Tag: Constitution (page 1 of 13)

Turkish Delight

[Turkish Flag]Once again, Erdoğan seeks to alter the political structure of the Republic of Turkey. When he became the Prime Minister in 2003, the Turkish state reflected the long Turkish history of seeking Europe. Atatürk created a Western state out of the remains of the Ottoman Empire. The new Republic of Turkey combined France's parliamentary system and anti-clericalism. Since then, Erdoğan has consistently moved Turkey from a French system towards a US system.

The 2017 constitutional referendum marked the latest step. How did it go, and what can we learn about Turkey?

Continue reading

Burundi's Presidential Election

[Flag of Burundi]The Republic of Burundi is a landlocked country in eastern Africa surrounded by Tanzania, the Democratic Republic of the Congo, and Rwanda. It suffered its own genocide in 1972, where 100,000 Hutu and 10,000 Tutsi were killed. Current president, Pierre Nkurunziza, is the son of a Tutsi mother and Hutu father.

Has this son of all Burundi brought the country together?

Continue reading

Bashir Wins

[Flag of Sudan]Omar al-Bashir became president of Sudan in 1989 through a coup d'état. Since then, he won the elections of 1996, 2000, and 2010. As discussed in Bashir and Sudan, the 2015 elections were held between April 13 and 16.

Did Bashir win these elections?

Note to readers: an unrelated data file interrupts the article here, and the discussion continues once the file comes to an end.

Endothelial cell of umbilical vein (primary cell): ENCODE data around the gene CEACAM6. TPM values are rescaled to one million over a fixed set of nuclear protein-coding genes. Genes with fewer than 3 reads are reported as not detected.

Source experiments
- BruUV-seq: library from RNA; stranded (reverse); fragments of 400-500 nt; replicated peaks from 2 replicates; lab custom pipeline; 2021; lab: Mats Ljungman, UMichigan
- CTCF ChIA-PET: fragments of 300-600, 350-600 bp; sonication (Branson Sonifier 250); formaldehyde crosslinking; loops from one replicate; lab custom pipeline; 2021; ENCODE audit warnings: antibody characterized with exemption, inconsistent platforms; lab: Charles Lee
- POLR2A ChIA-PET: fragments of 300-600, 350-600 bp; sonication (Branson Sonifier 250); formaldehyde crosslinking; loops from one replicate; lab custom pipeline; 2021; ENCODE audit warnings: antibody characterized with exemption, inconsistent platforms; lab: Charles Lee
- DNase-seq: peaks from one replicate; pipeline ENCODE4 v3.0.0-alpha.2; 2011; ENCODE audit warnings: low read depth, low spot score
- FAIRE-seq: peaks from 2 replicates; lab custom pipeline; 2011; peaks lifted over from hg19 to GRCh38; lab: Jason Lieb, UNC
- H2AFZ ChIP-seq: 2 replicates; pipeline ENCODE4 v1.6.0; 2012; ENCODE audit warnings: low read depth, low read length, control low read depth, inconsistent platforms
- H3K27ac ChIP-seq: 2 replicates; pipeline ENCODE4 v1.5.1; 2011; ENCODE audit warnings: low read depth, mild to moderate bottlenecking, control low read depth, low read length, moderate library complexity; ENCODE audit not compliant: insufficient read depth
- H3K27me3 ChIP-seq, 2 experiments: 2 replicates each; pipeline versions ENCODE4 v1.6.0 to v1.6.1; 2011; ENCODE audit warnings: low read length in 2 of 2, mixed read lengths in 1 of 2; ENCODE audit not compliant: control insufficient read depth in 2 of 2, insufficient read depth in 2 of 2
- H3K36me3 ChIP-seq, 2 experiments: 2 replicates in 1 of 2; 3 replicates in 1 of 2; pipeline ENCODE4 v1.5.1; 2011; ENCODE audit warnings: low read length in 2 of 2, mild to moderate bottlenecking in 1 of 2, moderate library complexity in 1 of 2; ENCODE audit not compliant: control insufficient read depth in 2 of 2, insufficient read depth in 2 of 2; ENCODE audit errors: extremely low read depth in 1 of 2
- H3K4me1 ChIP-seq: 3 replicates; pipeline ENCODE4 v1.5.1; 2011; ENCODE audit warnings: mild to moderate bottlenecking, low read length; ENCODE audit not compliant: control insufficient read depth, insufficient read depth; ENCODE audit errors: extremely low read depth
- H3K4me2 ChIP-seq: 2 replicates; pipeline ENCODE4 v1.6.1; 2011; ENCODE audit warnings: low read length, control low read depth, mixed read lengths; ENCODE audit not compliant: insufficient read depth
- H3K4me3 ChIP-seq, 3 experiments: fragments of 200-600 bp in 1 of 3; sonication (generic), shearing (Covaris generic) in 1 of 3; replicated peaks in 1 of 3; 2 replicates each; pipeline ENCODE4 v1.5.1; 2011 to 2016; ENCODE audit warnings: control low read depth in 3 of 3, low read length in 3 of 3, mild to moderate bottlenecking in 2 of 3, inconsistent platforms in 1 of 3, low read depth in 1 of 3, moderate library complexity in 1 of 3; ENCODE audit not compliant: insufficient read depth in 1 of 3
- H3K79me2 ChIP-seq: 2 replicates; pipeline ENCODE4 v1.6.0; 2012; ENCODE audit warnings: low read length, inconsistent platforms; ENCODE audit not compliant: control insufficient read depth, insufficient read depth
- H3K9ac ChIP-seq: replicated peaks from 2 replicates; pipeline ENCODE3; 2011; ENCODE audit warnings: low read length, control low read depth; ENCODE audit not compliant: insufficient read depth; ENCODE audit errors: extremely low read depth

Continue reading

The PML-N Wins 18

[Flag of Pakistan]Pakistan is the sixth most populous country in the world. It is primarily located between India and Afghanistan, although it shares a desert border with Iran and a mountainous border with China. As a former British colony, one would expect its government style to be based on the Westminster model. However, Pakistan is a federal parliamentary republic with a president.

The ruling party won 18 of the 48 seats in the Senate in Friday's election. What does this mean for Pakistan?

Continue reading

Sisi Wins in a Landslide

[Flag of Egypt]Egypt's trek from Mubarek's overthrow to a stable nation has been long and arduous. The celebrations in Tahrir Square seem far too distant. The jubilation of the prospect of a genuine democracy seems a dream from last night. In the days since the protests against President Hosni Mubarek began, Egyptians have experienced at least two coups d'état, three constitutional referenda, and two presidential elections.

Is Sisi's election what Egypt needs?

Continue reading

Older posts